Subject: *Exiled E. Timorese Militia Sells Arms to Ambon Fighters

South China Morning Post Wednesday, February 9, 2000


Militia sells arms to Ambon fighters

JOANNA JOLLY in Kupang, West Timor and AGENCIES

Defeated East Timorese militia exiled in Indonesian West Timor are selling their weapons to Christian fighters in Ambon to make money.

Ambon is the centre of a vicious sectarian war in the eastern Maluku Islands which has seen thousands of Muslims and Christians killed and tens of thousands more made refugees.

According to an Ambonese Christian, who has been buying weapons from the pro-Jakarta militia since July last year, guns and hand grenades can be easily bought from militia now living in Kupang.

He also said the death toll since the violence in the Malukus began in January last year was 30,000, far higher than has been reported so far.

"We contact people in Dili who stay in houses in Kupang," said the trader, who wished to be identified only as Pauli M. "We know that the militia from Dili have more than 3,000 weapons. That's why we came here. We target them."

The claim came as the United Nations refugee agency yesterday urged Indonesia to halt a new surge in violence against refugees and aid workers in West Timor.

At least four incidents were reported last week at camps near Kupang, the capital of the Indonesian territory, said Ron Redmond, spokesman for the UN High Commissioner for Refugees.

They included attacks against journalists and disruption to operations returning refugees to East Timor, Mr Redmond said.

The largest camp in West Timor, Tuapukan - which holds around 20,000 of the 110,000 refugees estimated to remain in the province - was causing the greatest concern.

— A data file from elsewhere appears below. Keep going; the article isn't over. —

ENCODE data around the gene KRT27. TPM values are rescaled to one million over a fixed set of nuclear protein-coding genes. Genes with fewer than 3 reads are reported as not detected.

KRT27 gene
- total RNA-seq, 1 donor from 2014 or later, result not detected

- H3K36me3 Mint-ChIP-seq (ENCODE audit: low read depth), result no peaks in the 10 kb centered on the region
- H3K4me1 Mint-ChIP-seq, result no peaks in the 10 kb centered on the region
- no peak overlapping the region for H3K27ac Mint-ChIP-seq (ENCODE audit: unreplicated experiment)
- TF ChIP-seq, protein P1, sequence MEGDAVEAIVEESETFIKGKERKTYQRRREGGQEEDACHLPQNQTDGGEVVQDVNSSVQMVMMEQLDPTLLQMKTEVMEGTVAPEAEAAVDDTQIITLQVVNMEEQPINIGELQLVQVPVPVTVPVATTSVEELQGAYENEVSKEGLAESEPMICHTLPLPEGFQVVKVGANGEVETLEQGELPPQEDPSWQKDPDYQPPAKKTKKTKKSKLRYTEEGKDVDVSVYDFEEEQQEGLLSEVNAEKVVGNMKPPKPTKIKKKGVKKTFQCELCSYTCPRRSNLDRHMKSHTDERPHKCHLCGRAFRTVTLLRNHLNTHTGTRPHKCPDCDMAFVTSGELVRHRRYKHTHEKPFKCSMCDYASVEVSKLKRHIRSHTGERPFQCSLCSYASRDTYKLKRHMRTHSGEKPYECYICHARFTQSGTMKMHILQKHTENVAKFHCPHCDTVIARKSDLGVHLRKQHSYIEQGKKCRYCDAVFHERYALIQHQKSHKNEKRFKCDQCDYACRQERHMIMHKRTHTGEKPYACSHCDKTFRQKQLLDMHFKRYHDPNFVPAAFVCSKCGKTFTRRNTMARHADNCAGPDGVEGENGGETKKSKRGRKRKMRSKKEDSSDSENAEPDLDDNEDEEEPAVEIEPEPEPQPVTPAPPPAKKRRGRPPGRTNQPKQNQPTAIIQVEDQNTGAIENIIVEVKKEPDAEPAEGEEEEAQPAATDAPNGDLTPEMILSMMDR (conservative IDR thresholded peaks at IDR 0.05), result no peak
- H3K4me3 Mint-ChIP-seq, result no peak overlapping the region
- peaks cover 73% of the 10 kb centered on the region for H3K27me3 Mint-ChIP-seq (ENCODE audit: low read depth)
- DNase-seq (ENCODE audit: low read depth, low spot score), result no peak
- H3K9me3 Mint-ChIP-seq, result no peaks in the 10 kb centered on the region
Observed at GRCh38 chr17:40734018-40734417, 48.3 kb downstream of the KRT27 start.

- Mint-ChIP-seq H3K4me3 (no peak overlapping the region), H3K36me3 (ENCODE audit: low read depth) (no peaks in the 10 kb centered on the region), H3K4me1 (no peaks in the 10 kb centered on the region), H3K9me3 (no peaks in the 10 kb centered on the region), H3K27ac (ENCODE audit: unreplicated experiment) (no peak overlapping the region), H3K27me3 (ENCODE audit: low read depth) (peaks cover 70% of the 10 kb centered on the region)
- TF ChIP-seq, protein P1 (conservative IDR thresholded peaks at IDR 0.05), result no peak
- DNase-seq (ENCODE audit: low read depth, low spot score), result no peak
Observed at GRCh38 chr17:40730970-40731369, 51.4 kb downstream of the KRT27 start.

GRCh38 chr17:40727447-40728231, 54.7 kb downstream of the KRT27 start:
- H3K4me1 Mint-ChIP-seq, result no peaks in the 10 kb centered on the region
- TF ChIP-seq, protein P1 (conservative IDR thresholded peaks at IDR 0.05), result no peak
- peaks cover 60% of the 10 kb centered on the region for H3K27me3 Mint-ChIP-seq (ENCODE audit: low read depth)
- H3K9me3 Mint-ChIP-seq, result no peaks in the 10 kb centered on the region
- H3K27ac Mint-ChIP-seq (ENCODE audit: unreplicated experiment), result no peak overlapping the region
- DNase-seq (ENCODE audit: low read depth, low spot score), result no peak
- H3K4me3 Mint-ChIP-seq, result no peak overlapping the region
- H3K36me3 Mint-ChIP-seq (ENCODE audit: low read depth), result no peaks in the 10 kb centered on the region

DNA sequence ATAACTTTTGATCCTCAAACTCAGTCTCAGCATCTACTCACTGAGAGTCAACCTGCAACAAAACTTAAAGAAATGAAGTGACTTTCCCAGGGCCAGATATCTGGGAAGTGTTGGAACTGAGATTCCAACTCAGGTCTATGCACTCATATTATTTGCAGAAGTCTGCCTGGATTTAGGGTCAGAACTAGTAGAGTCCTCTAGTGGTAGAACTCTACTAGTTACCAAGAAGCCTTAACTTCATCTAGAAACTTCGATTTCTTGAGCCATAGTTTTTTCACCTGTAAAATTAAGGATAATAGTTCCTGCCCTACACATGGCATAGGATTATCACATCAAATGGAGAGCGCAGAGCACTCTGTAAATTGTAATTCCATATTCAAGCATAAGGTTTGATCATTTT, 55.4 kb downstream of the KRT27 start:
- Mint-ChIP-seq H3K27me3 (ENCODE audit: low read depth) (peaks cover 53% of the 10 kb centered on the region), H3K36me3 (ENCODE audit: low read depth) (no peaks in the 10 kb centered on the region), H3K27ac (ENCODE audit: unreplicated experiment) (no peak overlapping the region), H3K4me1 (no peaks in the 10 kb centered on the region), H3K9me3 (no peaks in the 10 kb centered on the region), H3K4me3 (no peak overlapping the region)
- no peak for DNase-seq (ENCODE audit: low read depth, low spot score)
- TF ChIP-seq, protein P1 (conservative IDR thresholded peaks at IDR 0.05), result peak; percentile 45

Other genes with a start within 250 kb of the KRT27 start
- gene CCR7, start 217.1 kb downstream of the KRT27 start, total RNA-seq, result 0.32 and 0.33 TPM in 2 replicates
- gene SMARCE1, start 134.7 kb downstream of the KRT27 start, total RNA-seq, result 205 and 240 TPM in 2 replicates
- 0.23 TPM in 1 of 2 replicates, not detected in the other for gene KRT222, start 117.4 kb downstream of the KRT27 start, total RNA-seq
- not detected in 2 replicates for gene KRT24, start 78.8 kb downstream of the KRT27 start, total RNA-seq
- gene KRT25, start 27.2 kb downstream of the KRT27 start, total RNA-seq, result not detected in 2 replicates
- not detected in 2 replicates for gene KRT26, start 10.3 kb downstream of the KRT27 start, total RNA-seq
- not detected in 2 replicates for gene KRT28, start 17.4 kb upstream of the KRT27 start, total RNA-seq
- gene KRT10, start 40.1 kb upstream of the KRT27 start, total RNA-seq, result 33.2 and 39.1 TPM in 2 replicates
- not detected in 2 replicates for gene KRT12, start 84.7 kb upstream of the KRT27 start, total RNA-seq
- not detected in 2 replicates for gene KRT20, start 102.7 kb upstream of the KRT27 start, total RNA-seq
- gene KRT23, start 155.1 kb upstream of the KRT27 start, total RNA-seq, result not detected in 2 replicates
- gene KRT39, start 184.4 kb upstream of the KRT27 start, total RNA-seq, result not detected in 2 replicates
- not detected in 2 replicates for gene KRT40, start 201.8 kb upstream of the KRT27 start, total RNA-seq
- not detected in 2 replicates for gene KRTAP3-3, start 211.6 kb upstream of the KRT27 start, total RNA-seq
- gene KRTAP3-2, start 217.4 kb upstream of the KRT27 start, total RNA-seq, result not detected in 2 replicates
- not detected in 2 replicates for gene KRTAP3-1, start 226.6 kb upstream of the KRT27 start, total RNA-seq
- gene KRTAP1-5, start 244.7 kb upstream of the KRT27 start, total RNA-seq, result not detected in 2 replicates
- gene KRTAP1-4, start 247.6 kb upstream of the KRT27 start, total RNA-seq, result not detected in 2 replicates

Pauli M, who had contacts with the Indonesian military (TNI) in East Timor, first travelled to Dili in July before the August 30 United Nations-sponsored referendum, which produced an overwhelming vote for independence.

On that trip he bought three M-16 rifles for 15 million rupiah (HK$15,600) and three handguns for six million rupiah from a militia member, using money collected by the Christian community in Ambon.

He said prices had now increased, with each gun costing as much as 10 million rupiah. But he said it was easier to buy from the militias in Kupang than to deal with arms dealers in Jakarta.

"We needed weapons; some of us went to Dili and some went to Jakarta. Jakarta is the best, but the security is very high. Here is more expensive," he said.

According to Pauli M, the militia collected the guns from refugee camps on the border with East Timor in December when they were ordered to disarm. A small proportion were handed in to Indonesian police, but the rest were taken back to Kupang to sell.

The weapons Pauli M is buying from the militia are likely to have been given to the militia by the TNI. Human rights organisations operating in East Timor say they have ample documentary evidence to prove the TNI armed, trained and funded the pro-Jakarta militias before the referendum.

Despite an arms embargo, Pauli M said it was still possible to smuggle in weapons on small boats.

He accused the TNI of backing the Muslims in the province and named TNI commander Suadi Marasabesi as a supplier of weapons to the Muslim side. He also said Kopassus (special forces) Battalion 303 was actively supporting the Muslims.

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